If the developer exclusivity is the first shoe to drop, the other is the limitations expressed in the SDK around what you can or cannot do with the device. While other blogs have commented on some specifics, I’m still not comfortable enough with Apple’s legal department when it comes to relating details from documents Apple has expressly forbidden disclosure of. Suffice it to say, certain applications will require a great deal of creativity in order to work the way developers wish (don’t expect SMS-like notifications of chats or tweets).

Developers have also expressed concern regarding the double-edged sword that is iPhone application distribution model. While some are thrilled to have their applications presented via the iTunes store front, others are concerned that there would be no support for try-before-you-buy offerings or allowing of add-on modules post-install (via direct download, either free or purchased). Further more, augmenting applications with small scripts/actions may be forbidden as well.

Hope Lies With 2.0?

Unlike programming for “real” computers (Macs or Windows PCs), coding for mobile platforms with actual limitations on processing speed, memory and storage space requires different ways of thinking. It will be challenging enough making decent applications without Apple’s current restrictive climate. Hopefully, we will start seeing further details about wider-scale participation in the program as we get closer to the magical summer release of iPhone software version 2.0.

  1. …folks at my company received at least five calls immediately afterwards with the same questions: “So, when are we enabling support for my iPhone?”.

    The reason for business enterprises to support the iPhone is because their employees want to use, and will be using iPhones. After all, it is the people of a company that are productive, not the application/device.

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  2. You said “…others are concerned that there would be no support for try-before-you-buy offerings or allowing of add-on modules post-install…”.

    I think the real problem developers have is that they can’t issue a patch easily. This upsets the whole “throw a release out there and patch it if there’s a problem” paradigm we’ve been in these last 20 years.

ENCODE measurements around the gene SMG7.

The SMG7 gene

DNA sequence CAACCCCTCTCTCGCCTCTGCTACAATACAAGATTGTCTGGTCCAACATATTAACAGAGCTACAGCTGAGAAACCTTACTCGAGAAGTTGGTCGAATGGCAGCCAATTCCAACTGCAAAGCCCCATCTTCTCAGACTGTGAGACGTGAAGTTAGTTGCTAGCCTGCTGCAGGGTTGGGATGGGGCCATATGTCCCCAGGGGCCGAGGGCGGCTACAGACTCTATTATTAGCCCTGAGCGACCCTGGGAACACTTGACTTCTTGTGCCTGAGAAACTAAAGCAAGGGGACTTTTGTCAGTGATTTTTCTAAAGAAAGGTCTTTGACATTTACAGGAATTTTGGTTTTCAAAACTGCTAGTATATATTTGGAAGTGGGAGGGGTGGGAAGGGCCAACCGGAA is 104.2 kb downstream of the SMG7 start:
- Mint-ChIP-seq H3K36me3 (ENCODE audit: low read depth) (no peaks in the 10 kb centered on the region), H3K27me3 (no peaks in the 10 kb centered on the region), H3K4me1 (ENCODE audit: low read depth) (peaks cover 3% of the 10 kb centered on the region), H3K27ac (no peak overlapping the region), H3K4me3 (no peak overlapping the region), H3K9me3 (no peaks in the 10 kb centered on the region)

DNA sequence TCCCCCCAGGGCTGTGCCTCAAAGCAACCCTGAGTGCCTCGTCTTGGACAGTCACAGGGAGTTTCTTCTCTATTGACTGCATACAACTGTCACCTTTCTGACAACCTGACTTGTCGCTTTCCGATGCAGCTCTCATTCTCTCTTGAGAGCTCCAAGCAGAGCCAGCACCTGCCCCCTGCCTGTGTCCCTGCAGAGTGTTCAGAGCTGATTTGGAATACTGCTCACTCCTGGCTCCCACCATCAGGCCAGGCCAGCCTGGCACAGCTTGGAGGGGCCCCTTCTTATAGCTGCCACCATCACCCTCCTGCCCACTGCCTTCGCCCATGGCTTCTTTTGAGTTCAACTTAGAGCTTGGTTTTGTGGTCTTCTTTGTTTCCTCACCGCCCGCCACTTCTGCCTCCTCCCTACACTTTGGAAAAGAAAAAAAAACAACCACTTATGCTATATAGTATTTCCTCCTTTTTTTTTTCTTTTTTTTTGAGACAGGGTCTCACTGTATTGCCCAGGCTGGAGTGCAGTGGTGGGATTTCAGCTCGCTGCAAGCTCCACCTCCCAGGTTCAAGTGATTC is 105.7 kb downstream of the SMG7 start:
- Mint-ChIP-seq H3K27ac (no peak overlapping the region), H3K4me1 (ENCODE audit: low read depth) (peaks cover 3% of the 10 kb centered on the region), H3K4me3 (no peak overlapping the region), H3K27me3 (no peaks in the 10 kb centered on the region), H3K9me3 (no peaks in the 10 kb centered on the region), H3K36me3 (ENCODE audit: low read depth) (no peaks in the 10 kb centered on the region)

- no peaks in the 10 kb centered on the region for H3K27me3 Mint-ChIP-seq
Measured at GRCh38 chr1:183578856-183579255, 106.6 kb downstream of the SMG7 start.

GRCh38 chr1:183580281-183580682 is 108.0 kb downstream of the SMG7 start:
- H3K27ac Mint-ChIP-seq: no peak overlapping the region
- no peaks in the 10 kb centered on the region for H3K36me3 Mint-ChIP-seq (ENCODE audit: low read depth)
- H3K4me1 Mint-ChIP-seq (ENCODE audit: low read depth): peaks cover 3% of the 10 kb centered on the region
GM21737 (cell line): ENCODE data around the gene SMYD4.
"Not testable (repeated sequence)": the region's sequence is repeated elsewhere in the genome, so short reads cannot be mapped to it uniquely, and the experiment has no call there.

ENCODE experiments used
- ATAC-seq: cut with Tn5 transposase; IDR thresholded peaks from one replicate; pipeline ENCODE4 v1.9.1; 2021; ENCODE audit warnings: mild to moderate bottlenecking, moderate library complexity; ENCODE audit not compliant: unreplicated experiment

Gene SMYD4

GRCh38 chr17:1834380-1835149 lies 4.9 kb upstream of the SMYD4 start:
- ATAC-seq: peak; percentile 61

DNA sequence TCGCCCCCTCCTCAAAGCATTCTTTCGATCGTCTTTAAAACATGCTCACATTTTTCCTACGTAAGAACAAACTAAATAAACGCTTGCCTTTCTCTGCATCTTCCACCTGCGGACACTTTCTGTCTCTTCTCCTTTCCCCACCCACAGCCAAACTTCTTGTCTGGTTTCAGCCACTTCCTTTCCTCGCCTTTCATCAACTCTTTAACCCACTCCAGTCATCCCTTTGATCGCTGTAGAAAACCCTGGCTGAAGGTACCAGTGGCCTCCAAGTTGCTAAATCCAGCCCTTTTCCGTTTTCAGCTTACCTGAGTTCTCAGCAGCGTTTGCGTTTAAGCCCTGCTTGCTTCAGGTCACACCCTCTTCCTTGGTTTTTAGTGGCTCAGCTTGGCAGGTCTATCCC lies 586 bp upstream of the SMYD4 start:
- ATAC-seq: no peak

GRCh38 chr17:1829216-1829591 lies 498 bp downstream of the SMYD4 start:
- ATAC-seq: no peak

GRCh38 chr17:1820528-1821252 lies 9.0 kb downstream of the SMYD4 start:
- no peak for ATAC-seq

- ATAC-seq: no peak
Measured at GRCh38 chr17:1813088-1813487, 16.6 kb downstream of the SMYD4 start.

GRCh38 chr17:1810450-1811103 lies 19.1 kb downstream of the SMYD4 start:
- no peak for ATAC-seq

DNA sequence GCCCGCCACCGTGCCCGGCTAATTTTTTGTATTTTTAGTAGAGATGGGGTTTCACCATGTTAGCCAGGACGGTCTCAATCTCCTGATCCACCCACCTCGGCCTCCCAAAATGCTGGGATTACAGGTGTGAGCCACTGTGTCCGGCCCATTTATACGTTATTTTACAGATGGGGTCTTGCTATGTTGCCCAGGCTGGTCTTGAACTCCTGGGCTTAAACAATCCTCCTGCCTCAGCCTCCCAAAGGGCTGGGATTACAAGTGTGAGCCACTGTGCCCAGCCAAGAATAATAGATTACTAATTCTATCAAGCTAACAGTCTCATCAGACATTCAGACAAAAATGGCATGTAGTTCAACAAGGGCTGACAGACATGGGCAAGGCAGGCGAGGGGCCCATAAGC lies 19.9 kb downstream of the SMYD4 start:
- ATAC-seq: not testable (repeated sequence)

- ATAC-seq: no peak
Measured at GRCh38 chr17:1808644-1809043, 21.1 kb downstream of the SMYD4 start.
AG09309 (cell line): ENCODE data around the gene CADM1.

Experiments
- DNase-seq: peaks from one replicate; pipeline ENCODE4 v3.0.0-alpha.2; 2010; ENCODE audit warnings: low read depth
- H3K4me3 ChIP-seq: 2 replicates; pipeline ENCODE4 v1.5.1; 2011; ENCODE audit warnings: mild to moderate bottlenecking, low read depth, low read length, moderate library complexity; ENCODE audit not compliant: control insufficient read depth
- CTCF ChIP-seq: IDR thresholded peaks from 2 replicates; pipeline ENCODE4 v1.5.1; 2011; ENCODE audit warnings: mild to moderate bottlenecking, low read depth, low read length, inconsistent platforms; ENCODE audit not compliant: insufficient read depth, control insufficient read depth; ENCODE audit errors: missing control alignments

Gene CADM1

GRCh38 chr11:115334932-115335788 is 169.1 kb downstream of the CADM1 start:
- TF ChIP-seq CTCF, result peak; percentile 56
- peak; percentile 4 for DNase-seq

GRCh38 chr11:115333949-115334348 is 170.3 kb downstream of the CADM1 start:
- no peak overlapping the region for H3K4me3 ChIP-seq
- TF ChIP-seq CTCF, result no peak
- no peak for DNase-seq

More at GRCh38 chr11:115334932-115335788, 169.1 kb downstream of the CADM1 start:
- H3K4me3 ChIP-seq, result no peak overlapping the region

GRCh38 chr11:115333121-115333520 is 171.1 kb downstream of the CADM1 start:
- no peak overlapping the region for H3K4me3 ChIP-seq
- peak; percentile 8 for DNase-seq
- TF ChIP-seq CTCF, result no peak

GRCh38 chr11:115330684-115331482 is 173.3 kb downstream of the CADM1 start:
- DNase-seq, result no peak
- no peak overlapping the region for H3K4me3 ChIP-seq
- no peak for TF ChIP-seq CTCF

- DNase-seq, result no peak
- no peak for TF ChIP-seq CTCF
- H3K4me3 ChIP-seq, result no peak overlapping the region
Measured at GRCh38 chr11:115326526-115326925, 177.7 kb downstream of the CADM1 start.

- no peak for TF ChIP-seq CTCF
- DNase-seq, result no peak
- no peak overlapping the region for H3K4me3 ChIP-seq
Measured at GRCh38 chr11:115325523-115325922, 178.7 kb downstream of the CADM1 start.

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  3. @ Patrick

    All of the third party software titles will be downloaded through iTunes. All recipient iPhones of each software offering will be known. If there is an important patch posted to the App Store; the next time each of those iPhones logs in to iTunes for synching, they will be prompted to download the upgrade.

    Apple has gotten updates to software right. Not only to they get it right the first time for the most part, but also any addditional functionality that Apple wants to build out in future upgrades are rolled out with automatic software updating technology. I’m quite confident that Apple will makes this technology available to all software that is sold through the AppStore.

    Apple will likely limit or discourage buggy software, even in initial release versions. Since the number of hardware devices is limited, it ought not be difficult to debug the software and be confident that good functional software on 1 device ought to work well on the entire platform. But any developer who subsequently wants to offer a free update or even a paid add-on module ought to be able to target their particular installed base quite precisely through the AppStore.

    The AppStore will be a revolution in how software will be distributed going forward. I can imagine that Apple will eventually bring some of the AppStore innovation back to the mac platform in time.